Why? Well, for starters, the Post Key­ne­sian gang claims that you’re den­i­grat­ing their gang by claim­ing to be relat­ed to them, when you’re not. And I’ve done a bit of Tal­mu­dic research and found that they’re right: the SLIME mod­el you use—what? Oh, sor­ry, yes I meant IS-LM, my apologies—anyway, the IS-LM mod­el was­n’t devel­oped by Keynes at all.

Yes, I know you know it was devel­oped by Hicks, but it was­n’t as an inter­pre­ta­tion of Keynes—it was a “Wal­rasian” mod­el devel­oped before Hicks had read Keynes at all. Look, Hicks says so right here:

that mod­el was already in my mind before I wrote even the first of my papers on Keynes.’ (John Hicks, 1981, p. 140; empha­sis added)

And he also traces the mod­el to Wal­ras, not Keynes

the idea of the IS-LM dia­gram came to me as a result of the work I had been doing on three-way exchange, con­ceived in a Wal­rasian man­ner. I had already found a way of rep­re­sent­ing three-way exchange on a two-dimen­sion­al dia­gram (to appear in due course in chap­ter 5 of Val­ue and Cap­i­tal). As it appears there, it is a piece of sta­t­ics; but it was essen­tial to my approach (as already appears in “Wages and Inter­est: the Dynam­ic Prob­lem”) that sta­t­ic analy­sis of this sort could be car­ried over to “dynam­ics” by rede­f­i­n­i­tion of terms. So it was nat­ur­al for me to think that a sim­i­lar device could be used for the Keynes the­o­ry.’ (Hicks 1981, p. 141–142)

So at best,you’re a Hick­sian econ­o­mist. But actu­al­ly, even that won’t do, because Hicks dis­owned IS-LM in that same paper, on the basis that macro­eco­nom­ics can’t be mod­elled as an equi­lib­ri­um process:

I accord­ing­ly con­clude that the only way in which IS-LM analy­sis use­ful­ly survives—as any­thing more than a class­room gad­get, to be super­seded, lat­er on, by some­thing better—is in appli­ca­tion to a par­tic­u­lar kind of causal analy­sis, where the use of equi­lib­ri­um meth­ods, even a dras­tic use of equi­lib­ri­um meth­ods, is not inap­pro­pri­ate…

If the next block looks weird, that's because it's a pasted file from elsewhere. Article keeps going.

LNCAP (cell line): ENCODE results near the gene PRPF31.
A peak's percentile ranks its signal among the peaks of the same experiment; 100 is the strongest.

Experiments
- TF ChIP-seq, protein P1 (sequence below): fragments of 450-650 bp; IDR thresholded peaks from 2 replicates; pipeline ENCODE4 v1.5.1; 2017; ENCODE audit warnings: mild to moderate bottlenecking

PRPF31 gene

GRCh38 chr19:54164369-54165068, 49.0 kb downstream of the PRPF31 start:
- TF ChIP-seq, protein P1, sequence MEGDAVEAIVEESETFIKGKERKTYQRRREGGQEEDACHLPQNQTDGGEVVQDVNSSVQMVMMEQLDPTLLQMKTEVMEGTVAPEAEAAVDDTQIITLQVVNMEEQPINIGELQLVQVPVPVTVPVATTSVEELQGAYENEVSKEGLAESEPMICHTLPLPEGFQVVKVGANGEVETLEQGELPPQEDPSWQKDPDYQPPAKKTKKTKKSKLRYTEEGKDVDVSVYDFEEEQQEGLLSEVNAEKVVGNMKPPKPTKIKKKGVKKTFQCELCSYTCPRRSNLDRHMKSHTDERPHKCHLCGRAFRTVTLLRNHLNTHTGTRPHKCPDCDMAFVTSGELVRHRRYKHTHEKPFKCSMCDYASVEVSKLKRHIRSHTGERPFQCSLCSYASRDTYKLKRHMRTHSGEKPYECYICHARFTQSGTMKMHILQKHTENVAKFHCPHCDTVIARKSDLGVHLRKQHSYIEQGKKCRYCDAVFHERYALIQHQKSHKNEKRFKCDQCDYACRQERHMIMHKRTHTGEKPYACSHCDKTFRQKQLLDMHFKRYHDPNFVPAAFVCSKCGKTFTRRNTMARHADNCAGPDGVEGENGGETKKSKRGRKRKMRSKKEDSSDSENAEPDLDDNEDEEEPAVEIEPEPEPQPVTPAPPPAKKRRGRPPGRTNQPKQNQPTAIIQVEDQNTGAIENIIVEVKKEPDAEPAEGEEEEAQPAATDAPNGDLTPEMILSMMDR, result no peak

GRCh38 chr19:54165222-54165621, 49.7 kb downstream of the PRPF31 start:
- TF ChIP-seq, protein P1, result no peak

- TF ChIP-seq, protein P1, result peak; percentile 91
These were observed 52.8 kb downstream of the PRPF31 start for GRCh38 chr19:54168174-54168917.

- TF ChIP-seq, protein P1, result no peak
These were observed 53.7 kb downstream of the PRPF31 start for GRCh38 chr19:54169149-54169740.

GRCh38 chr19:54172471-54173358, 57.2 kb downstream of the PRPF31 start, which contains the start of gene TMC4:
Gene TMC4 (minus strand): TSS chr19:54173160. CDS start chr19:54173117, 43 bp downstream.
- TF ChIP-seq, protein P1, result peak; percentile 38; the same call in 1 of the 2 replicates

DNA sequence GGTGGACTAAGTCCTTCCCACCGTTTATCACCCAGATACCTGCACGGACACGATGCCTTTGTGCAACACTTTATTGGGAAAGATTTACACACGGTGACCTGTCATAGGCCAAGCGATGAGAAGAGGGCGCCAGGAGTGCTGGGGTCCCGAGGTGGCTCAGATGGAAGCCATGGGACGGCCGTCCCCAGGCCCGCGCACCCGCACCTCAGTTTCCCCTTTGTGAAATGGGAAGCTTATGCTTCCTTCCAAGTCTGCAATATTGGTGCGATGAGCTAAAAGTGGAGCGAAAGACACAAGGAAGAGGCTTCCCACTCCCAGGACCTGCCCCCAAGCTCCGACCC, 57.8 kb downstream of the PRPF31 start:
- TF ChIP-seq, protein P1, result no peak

When one turns to ques­tions of pol­i­cy … the use of equi­lib­ri­um meth­ods is still more sus­pect. … There can be no change of pol­i­cy if every­thing is to go on as expected—if the econ­o­my is to remain in what (how­ev­er approx­i­mate­ly) may be regard­ed as its exist­ing equi­lib­ri­um. It may be hoped that, after the change in pol­i­cy, the econ­o­my will some­how, at some time in the future, set­tle into what may be regard­ed, in the same sense, as a new equi­lib­ri­um; but there must nec­es­sar­i­ly be a stage before that equi­lib­ri­um is reached. There must always be a prob­lem of tra­verse. For the study of a tra­verse, one has to have recourse to sequen­tial meth­ods of one kind or anoth­er.’ (Hicks 1981, p. 152–153)

So I think you could call your­self some­thing like “Old Hick­sians”; that would be OK. Or maybe “New Wal­rasians” when you do that DSGE thing.

Yes, I know you don’t like either of those names. But, to coin a phrase, “I Don’t Care”.


Hicks, John. 1981. “Is-Lm: An Expla­na­tion.” Jour­nal of Post Key­ne­sian Eco­nom­ics, 3(2), 139–54.

Solow, Robert M. 2003. “Dumb and Dumb­er in Macro­eco­nom­ics,” Festschrift for Joe Stiglitz. Colum­bia Uni­ver­si­ty:

____. 2001. “From Neo­clas­si­cal Growth The­o­ry to New Clas­si­cal Macro­eco­nom­ics,” J. H. Drèze, Advances in Macro­eco­nom­ic The­o­ry. New York: Pal­grave,

____. 2008. “The State of Macro­eco­nom­ics.” The Jour­nal of Eco­nom­ic Per­spec­tives, 22(1), 243–46.



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About Steve Keen

I am Professor of Economics and Head of Economics, History and Politics at Kingston University London, and a long time critic of conventional economic thought. As well as attacking mainstream thought in Debunking Economics, I am also developing an alternative dynamic approach to economic modelling. The key issue I am tackling here is the prospect for a debt-deflation on the back of the enormous private debts accumulated globally, and our very low rate of inflation.